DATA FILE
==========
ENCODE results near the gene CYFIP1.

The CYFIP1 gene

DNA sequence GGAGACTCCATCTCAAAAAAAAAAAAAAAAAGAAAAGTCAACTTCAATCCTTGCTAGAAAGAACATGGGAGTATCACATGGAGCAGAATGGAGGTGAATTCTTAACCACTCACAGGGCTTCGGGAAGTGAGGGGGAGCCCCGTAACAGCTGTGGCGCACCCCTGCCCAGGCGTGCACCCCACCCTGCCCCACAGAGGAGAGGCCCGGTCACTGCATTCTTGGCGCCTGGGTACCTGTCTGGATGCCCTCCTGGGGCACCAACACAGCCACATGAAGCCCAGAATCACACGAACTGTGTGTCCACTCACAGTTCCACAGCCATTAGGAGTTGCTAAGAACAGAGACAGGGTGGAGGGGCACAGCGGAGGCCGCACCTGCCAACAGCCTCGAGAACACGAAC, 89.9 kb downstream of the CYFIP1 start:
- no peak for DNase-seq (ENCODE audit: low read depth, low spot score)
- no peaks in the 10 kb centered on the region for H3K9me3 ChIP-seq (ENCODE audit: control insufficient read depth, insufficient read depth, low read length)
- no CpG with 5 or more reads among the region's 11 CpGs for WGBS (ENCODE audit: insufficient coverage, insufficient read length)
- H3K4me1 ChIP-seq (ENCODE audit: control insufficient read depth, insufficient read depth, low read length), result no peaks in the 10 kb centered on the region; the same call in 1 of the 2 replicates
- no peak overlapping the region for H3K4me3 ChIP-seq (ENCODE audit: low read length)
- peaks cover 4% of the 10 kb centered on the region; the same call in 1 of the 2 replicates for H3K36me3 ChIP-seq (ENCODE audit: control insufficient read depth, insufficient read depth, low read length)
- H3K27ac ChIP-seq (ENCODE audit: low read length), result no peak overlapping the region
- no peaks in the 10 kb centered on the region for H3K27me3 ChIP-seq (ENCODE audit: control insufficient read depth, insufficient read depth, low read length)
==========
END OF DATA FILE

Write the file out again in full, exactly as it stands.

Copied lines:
ENCODE results near the gene CYFIP1.

The CYFIP1 gene

DNA sequence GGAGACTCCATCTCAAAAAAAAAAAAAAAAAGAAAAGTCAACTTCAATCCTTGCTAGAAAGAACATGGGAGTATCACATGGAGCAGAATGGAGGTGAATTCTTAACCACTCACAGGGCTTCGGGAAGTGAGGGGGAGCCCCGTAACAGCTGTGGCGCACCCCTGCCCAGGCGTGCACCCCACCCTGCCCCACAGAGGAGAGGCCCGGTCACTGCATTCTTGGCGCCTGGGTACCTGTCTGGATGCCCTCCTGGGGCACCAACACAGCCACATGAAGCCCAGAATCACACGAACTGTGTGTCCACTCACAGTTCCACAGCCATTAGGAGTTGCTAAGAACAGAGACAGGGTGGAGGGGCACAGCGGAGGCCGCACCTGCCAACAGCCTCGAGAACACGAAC, 89.9 kb downstream of the CYFIP1 start:
- no peak for DNase-seq (ENCODE audit: low read depth, low spot score)
- no peaks in the 10 kb centered on the region for H3K9me3 ChIP-seq (ENCODE audit: control insufficient read depth, insufficient read depth, low read length)
- no CpG with 5 or more reads among the region's 11 CpGs for WGBS (ENCODE audit: insufficient coverage, insufficient read length)
- H3K4me1 ChIP-seq (ENCODE audit: control insufficient read depth, insufficient read depth, low read length), result no peaks in the 10 kb centered on the region; the same call in 1 of the 2 replicates
- no peak overlapping the region for H3K4me3 ChIP-seq (ENCODE audit: low read length)
- peaks cover 4% of the 10 kb centered on the region; the same call in 1 of the 2 replicates for H3K36me3 ChIP-seq (ENCODE audit: control insufficient read depth, insufficient read depth, low read length)
- H3K27ac ChIP-seq (ENCODE audit: low read length), result no peak overlapping the region
- no peaks in the 10 kb centered on the region for H3K27me3 ChIP-seq (ENCODE audit: control insufficient read depth, insufficient read depth, low read length)